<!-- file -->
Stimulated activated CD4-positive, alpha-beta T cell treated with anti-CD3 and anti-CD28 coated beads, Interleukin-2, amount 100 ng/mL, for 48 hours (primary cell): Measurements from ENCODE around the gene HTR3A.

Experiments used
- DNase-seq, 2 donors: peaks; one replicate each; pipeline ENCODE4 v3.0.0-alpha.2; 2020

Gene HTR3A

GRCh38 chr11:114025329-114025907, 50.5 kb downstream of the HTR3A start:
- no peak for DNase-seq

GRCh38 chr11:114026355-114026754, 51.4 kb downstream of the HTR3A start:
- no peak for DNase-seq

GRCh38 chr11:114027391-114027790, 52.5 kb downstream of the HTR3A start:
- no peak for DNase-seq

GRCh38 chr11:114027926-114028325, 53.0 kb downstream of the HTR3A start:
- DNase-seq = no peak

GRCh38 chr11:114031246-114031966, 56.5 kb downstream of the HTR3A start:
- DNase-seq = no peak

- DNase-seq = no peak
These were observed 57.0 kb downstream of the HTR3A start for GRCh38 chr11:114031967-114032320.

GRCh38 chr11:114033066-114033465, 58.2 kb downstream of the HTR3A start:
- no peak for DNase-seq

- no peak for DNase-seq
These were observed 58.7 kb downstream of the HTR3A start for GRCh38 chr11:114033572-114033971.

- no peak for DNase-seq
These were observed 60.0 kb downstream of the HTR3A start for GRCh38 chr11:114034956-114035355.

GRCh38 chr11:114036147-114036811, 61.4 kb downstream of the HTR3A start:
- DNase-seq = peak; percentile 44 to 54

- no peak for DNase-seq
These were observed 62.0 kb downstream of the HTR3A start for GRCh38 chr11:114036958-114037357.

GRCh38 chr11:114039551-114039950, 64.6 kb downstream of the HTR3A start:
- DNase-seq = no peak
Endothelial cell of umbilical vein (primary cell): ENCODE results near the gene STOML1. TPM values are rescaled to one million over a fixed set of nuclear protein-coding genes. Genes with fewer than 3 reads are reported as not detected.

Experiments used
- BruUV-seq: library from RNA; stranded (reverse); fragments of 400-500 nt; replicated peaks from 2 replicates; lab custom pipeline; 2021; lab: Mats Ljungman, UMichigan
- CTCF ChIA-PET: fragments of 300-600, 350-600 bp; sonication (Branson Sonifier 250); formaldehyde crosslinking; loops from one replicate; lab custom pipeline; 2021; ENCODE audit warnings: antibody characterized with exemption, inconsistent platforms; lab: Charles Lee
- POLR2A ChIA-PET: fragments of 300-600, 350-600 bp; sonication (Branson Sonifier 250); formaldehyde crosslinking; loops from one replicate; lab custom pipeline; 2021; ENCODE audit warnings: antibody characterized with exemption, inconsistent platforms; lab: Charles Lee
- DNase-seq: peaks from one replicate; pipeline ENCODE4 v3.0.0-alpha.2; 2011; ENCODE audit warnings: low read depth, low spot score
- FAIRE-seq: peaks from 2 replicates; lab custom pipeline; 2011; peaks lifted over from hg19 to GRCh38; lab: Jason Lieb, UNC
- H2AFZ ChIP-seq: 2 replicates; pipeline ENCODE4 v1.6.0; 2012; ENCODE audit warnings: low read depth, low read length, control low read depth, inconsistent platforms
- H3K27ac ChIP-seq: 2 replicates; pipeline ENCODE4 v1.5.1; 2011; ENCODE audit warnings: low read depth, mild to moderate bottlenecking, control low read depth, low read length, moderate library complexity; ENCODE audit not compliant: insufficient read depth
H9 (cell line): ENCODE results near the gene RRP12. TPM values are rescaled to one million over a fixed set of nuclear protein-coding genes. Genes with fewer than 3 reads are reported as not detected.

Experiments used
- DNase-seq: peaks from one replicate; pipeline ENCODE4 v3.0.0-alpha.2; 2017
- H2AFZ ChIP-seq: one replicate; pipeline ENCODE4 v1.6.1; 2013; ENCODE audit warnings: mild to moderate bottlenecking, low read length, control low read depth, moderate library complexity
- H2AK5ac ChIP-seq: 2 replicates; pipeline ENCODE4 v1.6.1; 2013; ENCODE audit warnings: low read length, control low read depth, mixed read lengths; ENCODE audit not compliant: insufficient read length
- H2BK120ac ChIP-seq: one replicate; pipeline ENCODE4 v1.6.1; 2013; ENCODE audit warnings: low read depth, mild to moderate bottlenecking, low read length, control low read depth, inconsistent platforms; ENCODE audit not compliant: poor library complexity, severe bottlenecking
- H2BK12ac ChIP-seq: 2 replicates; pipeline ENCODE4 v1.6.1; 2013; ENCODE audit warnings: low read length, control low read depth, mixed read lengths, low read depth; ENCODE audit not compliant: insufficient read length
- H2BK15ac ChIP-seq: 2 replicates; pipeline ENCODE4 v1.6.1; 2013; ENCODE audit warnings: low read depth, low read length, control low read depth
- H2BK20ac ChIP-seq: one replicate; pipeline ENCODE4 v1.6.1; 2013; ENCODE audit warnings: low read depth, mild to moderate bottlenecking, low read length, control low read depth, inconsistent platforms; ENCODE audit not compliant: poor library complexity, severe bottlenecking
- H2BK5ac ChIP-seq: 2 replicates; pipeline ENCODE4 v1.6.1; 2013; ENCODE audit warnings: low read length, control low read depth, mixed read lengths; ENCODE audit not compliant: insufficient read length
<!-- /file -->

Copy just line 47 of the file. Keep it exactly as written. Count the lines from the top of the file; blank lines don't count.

- H2BK5ac ChIP-seq: 2 replicates; pipeline ENCODE4 v1.6.1; 2013; ENCODE audit warnings: low read length, control low read depth, mixed read lengths; ENCODE audit not compliant: insufficient read length